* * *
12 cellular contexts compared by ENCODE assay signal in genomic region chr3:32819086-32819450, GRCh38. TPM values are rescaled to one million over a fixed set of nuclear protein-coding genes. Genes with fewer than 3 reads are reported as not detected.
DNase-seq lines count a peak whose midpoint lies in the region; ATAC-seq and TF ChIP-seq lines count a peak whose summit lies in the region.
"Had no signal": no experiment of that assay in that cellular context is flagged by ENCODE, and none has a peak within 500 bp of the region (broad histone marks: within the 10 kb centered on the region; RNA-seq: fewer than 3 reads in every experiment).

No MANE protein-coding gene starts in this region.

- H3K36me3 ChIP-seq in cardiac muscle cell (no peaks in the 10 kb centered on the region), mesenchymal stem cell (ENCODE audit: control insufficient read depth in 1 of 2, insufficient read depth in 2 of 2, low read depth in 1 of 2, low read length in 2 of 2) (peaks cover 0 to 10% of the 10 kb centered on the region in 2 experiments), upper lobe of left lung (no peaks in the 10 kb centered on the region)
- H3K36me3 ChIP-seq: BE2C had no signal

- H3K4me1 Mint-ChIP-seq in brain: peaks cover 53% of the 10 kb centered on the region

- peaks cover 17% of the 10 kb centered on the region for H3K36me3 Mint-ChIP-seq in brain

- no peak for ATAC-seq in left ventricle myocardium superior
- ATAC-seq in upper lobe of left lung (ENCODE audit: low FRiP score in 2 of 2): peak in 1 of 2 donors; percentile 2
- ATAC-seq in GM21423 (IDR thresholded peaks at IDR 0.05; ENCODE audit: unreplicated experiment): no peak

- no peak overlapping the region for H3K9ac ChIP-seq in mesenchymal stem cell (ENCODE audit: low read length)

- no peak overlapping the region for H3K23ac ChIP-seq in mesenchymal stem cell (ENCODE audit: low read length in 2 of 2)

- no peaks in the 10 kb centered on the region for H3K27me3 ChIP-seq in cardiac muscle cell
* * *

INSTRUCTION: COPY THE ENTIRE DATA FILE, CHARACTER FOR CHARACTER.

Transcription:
12 cellular contexts compared by ENCODE assay signal in genomic region chr3:32819086-32819450, GRCh38. TPM values are rescaled to one million over a fixed set of nuclear protein-coding genes. Genes with fewer than 3 reads are reported as not detected.
DNase-seq lines count a peak whose midpoint lies in the region; ATAC-seq and TF ChIP-seq lines count a peak whose summit lies in the region.
"Had no signal": no experiment of that assay in that cellular context is flagged by ENCODE, and none has a peak within 500 bp of the region (broad histone marks: within the 10 kb centered on the region; RNA-seq: fewer than 3 reads in every experiment).

No MANE protein-coding gene starts in this region.

- H3K36me3 ChIP-seq in cardiac muscle cell (no peaks in the 10 kb centered on the region), mesenchymal stem cell (ENCODE audit: control insufficient read depth in 1 of 2, insufficient read depth in 2 of 2, low read depth in 1 of 2, low read length in 2 of 2) (peaks cover 0 to 10% of the 10 kb centered on the region in 2 experiments), upper lobe of left lung (no peaks in the 10 kb centered on the region)
- H3K36me3 ChIP-seq: BE2C had no signal

- H3K4me1 Mint-ChIP-seq in brain: peaks cover 53% of the 10 kb centered on the region

- peaks cover 17% of the 10 kb centered on the region for H3K36me3 Mint-ChIP-seq in brain

- no peak for ATAC-seq in left ventricle myocardium superior
- ATAC-seq in upper lobe of left lung (ENCODE audit: low FRiP score in 2 of 2): peak in 1 of 2 donors; percentile 2
- ATAC-seq in GM21423 (IDR thresholded peaks at IDR 0.05; ENCODE audit: unreplicated experiment): no peak

- no peak overlapping the region for H3K9ac ChIP-seq in mesenchymal stem cell (ENCODE audit: low read length)

- no peak overlapping the region for H3K23ac ChIP-seq in mesenchymal stem cell (ENCODE audit: low read length in 2 of 2)

- no peaks in the 10 kb centered on the region for H3K27me3 ChIP-seq in cardiac muscle cell